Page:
Ed West Cinema
Acouple of years ago a book was published called Reel Bad Arabs, which listed, in encyclopaedia form, all the sinister and silly portrayals of Middle Easterners in American films through the ages. It inspired me to one day write something called Reel Bad Englishmen, because though we have not been at war with America since 1812, Hollywood has never given up making us the enemy, and neither have our own films done much to promote us.
So while Sally Potter, the English writer and director of Yes, deserves praise for her attempt to de-demonise the Levantine man, her compatriots once again get a rough ride from the big screen.
Potter started to write Yes on September 12, 2001. The story is of an affair between a Lebanese man and an Irish-American woman. The lead is a successful biologist whose marriage to an English politician, played by Sam Neill, is a sham. There is no love from her cheating, cold Anglo-Saxon husband. She falls in love with the poor immigrant cook (neither has a name) who approaches her at a dinner and says: “A woman left alone, I wouldn’t let such a beauty out of my sight.” At first, he looks like the type of slimy Mediterranean man us cold Anglo-Saxons fear will seduce our neglected womenfolk; he merely lacks the crazy glint of possessiveness that an American director would ask of Art Malik when playing some “crazy Arab terrorist” in a Hollywood blockbuster.
Little wonder that the wife goes for the Lebanese cook, who smiles sincerely, calls her “a queen” and neatly describes the multi-sect bloodbath in the Lebanon by using the metaphor of their national vegetable, the avocado. In response, she waxes lyrical about the potato and the many ways the people of Belfast eat it.
The lovers meet in a park, where he ponders the existence of God, the futility of religious fighting, and the purpose of the number zero, before walking her home and kissing her violently (which just goes to show that men are the same in all cultures). While away from his new colleen, the male protagonist divides a miserable existence between his tiny apartment and the kitchen he shares with three other dogsbodies; a black born-again Christian, who warns of the perils of women, money and the devil; a ginger Scouse racist atheist; and an older Scot who tries to mediate between his angry young flatmates, but who shares his colleagues’ disdain for the Arab treatment of women.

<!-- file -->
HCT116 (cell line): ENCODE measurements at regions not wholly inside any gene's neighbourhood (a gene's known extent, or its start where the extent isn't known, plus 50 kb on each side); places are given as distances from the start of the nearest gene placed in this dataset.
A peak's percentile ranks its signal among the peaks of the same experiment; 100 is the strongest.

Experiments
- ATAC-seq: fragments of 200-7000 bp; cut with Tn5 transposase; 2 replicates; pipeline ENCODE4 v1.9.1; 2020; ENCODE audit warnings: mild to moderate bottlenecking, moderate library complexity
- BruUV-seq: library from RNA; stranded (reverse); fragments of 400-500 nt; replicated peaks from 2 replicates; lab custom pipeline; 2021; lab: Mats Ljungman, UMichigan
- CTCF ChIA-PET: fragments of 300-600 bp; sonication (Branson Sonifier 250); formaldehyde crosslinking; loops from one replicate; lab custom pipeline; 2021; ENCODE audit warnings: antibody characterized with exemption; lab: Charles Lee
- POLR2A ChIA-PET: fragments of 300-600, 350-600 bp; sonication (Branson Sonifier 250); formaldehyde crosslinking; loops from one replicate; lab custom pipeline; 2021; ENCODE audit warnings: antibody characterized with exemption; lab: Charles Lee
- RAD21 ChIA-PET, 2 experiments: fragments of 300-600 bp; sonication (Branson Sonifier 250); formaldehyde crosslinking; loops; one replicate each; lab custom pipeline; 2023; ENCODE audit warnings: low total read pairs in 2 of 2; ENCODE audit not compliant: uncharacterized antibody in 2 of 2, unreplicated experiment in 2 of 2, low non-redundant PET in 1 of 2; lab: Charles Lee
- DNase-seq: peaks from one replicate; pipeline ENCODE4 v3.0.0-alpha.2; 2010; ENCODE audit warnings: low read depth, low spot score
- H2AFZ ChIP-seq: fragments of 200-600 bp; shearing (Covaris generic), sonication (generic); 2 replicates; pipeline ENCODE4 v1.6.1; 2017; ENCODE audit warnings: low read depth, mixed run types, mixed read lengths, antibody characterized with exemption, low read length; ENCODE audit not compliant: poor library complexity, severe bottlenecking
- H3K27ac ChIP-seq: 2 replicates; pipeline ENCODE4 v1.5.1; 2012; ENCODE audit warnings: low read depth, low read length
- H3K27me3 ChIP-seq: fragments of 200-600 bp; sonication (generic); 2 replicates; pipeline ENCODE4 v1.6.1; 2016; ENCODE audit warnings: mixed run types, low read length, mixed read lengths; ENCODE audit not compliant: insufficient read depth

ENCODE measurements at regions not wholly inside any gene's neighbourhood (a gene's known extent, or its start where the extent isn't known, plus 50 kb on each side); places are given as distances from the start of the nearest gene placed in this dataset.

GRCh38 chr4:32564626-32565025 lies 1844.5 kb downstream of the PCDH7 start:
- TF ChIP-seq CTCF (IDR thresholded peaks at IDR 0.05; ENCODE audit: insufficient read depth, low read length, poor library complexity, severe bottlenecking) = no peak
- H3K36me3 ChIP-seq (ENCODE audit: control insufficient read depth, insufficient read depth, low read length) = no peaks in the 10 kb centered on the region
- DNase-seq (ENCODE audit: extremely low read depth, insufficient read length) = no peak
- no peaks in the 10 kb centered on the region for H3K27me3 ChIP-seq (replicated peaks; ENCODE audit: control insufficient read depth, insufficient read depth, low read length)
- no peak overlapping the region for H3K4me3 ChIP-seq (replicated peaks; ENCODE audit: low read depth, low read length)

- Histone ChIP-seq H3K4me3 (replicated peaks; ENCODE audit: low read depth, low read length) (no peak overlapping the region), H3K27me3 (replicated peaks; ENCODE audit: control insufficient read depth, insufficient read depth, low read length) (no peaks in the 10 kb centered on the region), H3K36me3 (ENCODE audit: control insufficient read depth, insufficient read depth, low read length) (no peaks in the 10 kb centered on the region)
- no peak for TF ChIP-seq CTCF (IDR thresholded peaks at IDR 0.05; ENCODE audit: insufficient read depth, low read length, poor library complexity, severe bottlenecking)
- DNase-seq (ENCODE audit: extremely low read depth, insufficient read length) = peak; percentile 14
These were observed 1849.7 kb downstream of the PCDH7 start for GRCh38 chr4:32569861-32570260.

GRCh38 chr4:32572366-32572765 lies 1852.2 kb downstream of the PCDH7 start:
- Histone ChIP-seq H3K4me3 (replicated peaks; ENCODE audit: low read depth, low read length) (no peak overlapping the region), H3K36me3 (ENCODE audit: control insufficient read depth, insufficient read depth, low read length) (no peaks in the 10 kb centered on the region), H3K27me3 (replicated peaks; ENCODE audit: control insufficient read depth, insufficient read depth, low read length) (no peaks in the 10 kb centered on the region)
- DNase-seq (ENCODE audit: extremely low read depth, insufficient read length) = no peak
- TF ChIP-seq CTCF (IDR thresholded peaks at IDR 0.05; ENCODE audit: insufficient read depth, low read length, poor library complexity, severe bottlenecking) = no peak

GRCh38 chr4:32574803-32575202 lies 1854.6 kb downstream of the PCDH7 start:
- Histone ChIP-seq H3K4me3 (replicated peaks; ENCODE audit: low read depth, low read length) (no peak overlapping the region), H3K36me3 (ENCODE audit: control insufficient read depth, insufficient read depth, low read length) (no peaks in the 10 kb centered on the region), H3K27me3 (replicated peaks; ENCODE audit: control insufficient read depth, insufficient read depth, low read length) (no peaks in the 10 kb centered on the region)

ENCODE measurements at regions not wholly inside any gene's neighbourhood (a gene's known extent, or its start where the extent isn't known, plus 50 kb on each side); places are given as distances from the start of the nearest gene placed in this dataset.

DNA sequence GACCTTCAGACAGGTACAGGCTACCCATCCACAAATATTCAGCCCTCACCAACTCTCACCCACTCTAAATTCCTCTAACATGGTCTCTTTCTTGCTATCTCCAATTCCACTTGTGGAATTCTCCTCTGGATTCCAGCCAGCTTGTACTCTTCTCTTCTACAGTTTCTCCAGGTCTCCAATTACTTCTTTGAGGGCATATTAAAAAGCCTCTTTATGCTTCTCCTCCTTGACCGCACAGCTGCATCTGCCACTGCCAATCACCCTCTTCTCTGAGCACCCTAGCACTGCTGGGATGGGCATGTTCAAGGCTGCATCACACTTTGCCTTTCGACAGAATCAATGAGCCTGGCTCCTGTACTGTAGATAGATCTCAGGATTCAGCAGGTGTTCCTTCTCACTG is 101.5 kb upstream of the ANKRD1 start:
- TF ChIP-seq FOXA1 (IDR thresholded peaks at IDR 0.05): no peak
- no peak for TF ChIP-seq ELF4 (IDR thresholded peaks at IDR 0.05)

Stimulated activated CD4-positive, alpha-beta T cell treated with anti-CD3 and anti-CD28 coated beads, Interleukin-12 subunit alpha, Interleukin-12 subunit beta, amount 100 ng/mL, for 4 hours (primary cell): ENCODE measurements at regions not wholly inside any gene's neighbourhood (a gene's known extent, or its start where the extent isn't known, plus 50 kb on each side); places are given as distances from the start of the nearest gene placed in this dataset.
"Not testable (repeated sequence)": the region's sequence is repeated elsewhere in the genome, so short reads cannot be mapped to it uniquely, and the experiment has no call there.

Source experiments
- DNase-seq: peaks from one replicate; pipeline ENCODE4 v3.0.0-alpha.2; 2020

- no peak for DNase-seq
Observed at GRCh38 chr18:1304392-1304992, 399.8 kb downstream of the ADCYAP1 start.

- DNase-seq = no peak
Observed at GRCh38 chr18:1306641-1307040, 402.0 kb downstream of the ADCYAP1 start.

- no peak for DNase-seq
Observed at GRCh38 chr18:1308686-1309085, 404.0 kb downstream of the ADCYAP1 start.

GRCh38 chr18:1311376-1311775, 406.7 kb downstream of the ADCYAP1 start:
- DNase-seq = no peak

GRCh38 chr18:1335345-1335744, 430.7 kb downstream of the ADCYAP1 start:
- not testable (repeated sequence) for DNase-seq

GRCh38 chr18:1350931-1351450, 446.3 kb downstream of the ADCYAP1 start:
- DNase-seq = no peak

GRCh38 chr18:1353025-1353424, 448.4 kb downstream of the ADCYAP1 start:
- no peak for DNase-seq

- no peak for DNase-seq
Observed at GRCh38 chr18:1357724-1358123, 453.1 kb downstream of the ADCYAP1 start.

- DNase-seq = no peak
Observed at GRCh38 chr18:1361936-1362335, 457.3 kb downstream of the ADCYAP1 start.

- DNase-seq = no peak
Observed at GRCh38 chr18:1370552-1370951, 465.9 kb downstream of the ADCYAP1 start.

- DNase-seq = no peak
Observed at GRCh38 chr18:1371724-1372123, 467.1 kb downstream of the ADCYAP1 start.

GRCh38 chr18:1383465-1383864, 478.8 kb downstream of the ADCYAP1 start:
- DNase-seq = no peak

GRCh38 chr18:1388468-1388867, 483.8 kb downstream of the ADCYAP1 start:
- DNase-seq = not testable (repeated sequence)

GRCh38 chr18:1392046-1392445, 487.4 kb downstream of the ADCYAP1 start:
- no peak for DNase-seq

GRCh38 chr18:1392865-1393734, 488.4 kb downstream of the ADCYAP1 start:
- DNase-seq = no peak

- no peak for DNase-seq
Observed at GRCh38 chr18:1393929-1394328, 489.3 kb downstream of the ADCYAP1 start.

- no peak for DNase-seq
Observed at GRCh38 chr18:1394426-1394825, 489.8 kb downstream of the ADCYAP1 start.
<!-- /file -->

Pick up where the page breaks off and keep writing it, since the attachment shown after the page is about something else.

Not that he treats his lover with anything but romantic worship. The Beirut beau has a fundamental decency lacking in the heroine’s husband. “Doctors answer to a need, regardless of colour of creed,” he says, explaining how he tried to save the life of a Christian during the civil war.
But soon the cultural differences between Lebanese lover and Irish-American heroine come to the fore. During one row, the man shouts: “You think you’re the best, one life of yours worth all the rest.” He then ditches her. Bad timing, as it is at this moment that her husband also decides to end the marriage.
She heads off to Belfast to visit her dying aunt, a committed socialist whose last wish is that her niece visits Havana. This she does. She then contacts the lover, who is in now Beruit, and asks him to join her. But will he say “yes”, not just to her but to peace between East and West?
The film starts life as a five-minute argument between two lovers on either side of the clash of civilisations, which is why Yes is scripted entirely in iambic pentameters, a form that takes 10 syllables per line and is said to most resemble the rhythm of human thought.
Yet this trick is not enough to stop us all being dragged down with the film’s predictable reflections on the West’s spiritual weaknesses; the god-daughter’s obsession with beauty at all costs, the pair’s loveless, childless marriage and her sneering contempt for her best friend’s life choice as housewife and mother; and the depressing existence of skilled immigrants forced to work in the underbelly of London.
Still, at least Sam Neill’s performance as the joyless, emotionally constipated reptile gives me something to put under “Y” in my book.
Yes (Cert 15, 100 mins) is now showing at selected cinemas nationwide